Dang, it’s hot. I am all for the heat of summer, but holy smokes, every woman has her limit. At eight months pregnant and with temperatures hitting 35°C (95°F) with humidity, I’ve hit mine. And while I could float in water all day at this point, it’s important to remember that our gardens really shouldn’t and that too much moisture is a bad thing, even in a heatwave!
In the last week of June, temperatures soared across North America. In Western Canada, daytime highs hit 48°C (118°F), dangerous and unheard of in British Columbia. Heat warnings were issued for Quebec and Ontario, and the US northwest also struggled through record-breaking heat.
While indeed too hot for some garden crops, plants like tomatoes, peppers, and eggplants love it. I have never had so many tomatoes on the vines so early in the growing season, especially living in Quebec!
They’re Just Like Us!
Just like us, plants get thirsty, especially during a heatwave. But overwatering can pose some serious problems in the garden, and I’m guilty of being a little too generous recently with the watering can in my greenhouse.
The greenhouse gets hot. Real hot. And the plants growing in there are all in containers, which leach moisture a lot quicker than raised beds or in-ground gardens do.
Wilting and Watering
Panic can quickly set in walking through the greenhouse during the high heat. The plants inside look sad with their wilted leaves. I immediately assumed they needed more water, when in fact, they required the opposite.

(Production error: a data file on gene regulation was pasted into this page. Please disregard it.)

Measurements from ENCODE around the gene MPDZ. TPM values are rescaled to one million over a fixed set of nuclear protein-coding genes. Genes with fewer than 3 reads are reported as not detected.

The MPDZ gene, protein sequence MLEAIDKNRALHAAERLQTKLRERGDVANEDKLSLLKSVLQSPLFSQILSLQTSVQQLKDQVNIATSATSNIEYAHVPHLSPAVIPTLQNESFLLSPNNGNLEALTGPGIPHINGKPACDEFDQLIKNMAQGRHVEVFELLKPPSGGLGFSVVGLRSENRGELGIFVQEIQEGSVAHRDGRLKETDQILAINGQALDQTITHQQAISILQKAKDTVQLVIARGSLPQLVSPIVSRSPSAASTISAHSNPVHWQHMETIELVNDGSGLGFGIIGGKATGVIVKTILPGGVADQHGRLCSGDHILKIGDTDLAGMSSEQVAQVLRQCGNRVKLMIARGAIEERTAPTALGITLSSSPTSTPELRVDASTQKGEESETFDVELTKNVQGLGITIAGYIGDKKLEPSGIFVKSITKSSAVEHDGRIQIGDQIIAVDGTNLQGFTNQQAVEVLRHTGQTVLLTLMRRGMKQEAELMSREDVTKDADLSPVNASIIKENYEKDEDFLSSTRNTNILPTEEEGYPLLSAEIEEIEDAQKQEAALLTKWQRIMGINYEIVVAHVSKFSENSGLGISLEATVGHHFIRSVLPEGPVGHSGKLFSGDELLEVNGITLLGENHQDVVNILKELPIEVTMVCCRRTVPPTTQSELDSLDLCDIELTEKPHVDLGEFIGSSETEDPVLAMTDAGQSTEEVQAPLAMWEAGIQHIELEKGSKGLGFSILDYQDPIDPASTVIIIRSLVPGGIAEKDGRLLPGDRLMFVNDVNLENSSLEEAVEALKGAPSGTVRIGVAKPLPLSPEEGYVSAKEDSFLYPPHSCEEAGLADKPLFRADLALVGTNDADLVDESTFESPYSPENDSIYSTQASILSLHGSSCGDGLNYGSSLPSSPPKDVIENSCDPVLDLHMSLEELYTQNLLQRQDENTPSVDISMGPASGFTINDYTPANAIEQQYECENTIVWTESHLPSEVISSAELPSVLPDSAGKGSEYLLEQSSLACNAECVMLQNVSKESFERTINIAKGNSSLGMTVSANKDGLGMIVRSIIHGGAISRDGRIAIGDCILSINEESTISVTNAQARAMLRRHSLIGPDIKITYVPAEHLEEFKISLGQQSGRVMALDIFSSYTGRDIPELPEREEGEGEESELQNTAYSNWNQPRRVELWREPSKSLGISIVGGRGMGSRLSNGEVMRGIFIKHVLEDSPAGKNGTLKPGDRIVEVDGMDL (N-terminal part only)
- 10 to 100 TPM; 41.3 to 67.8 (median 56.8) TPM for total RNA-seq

They needed to dry out.
The tell-tale sign? Some blossom-end rot on my pepper plants. Also, a single, unripe pepper had dropped to the ground with mold around its stem. Peppers are temperamental; they hate wet feet.
Calcium deficiencies in the soil can often cause blossom-end rot, but moisture fluctuations and overwatering can also be culprits.
Moisture Meter to the Rescue!
I know my soil is in great shape thanks to compost and various amendments that contain calcium. Using a moisture meter helped me get to the ‘bottom’ of my problem.
Despite the fact the leaves looked sad, my plants were actually soaking wet. They had more than enough moisture!
Did you know that wilting leaves can be a sign of a plant that’s overwatered? Did you also know that sometimes less is more where peppers are concerned? Some pepper experts say too much water reduces the amount of capsaicin a pepper produces; capsaicin makes peppers nice and spicy.
Using a simple and inexpensive piece of tech in the garden can save you from a costly mistake and help keep your garden plants happy. Beware of overwatering!